National Day for Truth and Reconciliation
Headquartered in Surrey, BC, ASTTBC acknowledges the traditional Lands of the Semiahmoo, Katzie, Kwikwetlem, Kwantlen, Qayqayt and Tsawwassen Peoples.
We thank our hosts for their graciousness in welcoming us to carry out our work on their Land. In so doing, we recognize their inherent Indigenous rights and title, the implementation without qualification of the UN Declaration on the Rights of Indigenous Peoples (UNDRIP), and our support for the 94 calls to action by the Truth and Reconciliation Commission.
Honouring Indigenous Resilience
The federal government passed a legislation to mark September 30 as National Day for Truth and Reconciliation and designated as Orange Shirt Day. Also, the National Centre for Truth and Reconciliation has identified this week (Sept 27 – Oct 1) as Truth and Reconciliation Week.
The designation of this day is in response to one of the Truth and Reconciliation Commission’s (TRC) 94 Calls to Action and is meant to honour Indigenous survivors, their families, and communities. It also ensures the ongoing commemoration of the history and legacy of residential schools, remaining a vital part of the reconciliation process.
Raising awareness about what happened in residential schools isn’t the sole goal of the TRC, said Murray Sinclair, more importantly, the Commission endeavours “to make it part of our national memory,” so that we never forget and repeat the same mistakes. “That’s why legislating it, I think, was important, because it forces you to acknowledge that this day, something happened,” he said.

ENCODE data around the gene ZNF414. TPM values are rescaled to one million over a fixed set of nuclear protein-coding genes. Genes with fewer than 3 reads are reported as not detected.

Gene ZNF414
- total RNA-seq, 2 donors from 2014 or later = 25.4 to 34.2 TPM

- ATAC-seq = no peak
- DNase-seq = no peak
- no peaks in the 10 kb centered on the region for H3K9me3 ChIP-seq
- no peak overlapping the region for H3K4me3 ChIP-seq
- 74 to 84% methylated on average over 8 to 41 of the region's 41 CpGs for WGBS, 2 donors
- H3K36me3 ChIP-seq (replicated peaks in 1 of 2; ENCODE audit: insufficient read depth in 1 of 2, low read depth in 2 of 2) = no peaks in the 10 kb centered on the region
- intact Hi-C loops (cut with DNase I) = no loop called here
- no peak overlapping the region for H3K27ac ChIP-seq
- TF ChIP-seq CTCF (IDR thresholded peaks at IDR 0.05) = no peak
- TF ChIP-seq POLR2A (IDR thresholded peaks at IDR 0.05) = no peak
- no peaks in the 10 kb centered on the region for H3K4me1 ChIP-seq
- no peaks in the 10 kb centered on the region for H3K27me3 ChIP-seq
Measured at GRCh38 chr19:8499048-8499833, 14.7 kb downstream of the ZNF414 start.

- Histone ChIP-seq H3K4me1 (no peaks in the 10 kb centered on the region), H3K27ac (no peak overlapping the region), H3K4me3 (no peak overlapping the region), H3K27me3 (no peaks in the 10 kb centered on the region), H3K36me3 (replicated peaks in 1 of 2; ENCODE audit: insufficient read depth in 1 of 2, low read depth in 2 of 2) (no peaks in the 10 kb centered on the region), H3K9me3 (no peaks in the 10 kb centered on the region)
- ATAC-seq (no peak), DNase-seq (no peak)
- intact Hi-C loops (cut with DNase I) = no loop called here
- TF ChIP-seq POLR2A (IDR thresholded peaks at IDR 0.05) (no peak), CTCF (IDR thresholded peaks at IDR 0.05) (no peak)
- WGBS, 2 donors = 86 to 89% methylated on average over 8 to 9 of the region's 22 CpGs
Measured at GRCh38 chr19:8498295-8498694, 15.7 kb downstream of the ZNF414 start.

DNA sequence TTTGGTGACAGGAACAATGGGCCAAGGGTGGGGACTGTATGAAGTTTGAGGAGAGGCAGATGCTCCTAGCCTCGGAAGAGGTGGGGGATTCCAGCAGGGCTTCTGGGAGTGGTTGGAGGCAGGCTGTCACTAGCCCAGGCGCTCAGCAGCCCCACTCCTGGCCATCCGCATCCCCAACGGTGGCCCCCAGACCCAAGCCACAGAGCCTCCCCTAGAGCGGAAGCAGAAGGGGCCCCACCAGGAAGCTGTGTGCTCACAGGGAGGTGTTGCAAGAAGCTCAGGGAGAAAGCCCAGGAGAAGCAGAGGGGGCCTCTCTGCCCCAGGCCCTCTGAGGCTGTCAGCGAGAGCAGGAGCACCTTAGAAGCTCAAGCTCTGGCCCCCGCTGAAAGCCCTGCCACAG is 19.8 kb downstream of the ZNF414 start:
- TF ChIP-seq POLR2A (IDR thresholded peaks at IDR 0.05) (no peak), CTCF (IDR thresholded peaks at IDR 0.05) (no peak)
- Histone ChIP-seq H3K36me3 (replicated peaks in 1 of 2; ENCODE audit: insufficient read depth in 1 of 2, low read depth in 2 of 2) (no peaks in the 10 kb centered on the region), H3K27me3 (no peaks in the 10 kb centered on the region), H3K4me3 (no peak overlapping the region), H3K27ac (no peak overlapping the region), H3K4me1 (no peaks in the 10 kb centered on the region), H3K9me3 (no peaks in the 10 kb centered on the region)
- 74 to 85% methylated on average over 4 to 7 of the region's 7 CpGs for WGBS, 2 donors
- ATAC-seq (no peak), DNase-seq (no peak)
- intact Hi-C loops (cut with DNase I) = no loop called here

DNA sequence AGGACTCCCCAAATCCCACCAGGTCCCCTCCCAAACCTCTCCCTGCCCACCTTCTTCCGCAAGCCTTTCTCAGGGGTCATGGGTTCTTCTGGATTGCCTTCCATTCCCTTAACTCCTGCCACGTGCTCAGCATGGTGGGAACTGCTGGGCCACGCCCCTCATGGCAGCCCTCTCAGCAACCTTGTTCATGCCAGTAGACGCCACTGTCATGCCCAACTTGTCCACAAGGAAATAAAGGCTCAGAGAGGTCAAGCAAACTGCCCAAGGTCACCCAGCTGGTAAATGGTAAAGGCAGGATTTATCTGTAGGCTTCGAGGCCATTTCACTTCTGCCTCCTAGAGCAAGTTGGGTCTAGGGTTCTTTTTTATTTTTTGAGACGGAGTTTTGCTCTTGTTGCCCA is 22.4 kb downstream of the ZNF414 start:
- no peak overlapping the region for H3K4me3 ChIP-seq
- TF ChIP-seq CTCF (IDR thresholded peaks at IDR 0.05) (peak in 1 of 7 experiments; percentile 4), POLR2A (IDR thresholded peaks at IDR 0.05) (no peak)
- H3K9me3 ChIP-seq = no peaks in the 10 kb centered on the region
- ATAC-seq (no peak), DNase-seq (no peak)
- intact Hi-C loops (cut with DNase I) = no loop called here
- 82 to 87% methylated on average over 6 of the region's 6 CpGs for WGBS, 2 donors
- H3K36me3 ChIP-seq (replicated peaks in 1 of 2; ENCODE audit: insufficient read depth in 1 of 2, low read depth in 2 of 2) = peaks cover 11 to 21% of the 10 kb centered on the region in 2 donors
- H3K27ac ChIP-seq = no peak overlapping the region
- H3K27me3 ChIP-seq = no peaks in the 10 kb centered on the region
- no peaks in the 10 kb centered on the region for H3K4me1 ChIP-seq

ASTTBC is honored to recognize this special day not only to acknowledge the legacy of residential schools, but also to celebrate our Indigenous communities and their heritage. Let’s use this opportunity to consider what each one of us can do to advance reconciliation with Indigenous Peoples and commit to learning and understanding the truth of our shared history.
Education is the Key
We are also thrilled to report that our team, Council, and committee members have completed their Indigenous Awareness Training supporting shared reconciliation efforts.
ASTTBC has partnered with Indigenous Awareness Canada (IAC) to provide complimentary training to all practising registrants which meets all learning recommendations made by the TRC.
“Education is the key to reconciliation,” said Sinclair, but noted that educating from the ground up in classrooms will make more impact that commemorative events could ever make.
By learning about Indigenous Peoples and their history, registrants will create greater understanding and enhance communications between Indigenous and non-Indigenous people and help build more trusting and respectful relationships, communities, and employment opportunities.
Supporting Orange Shirt Day
One of the Commission’s 94 calls to action was for a national day to honour Indigenous children in residential schools – those lives that were lost and those who survived.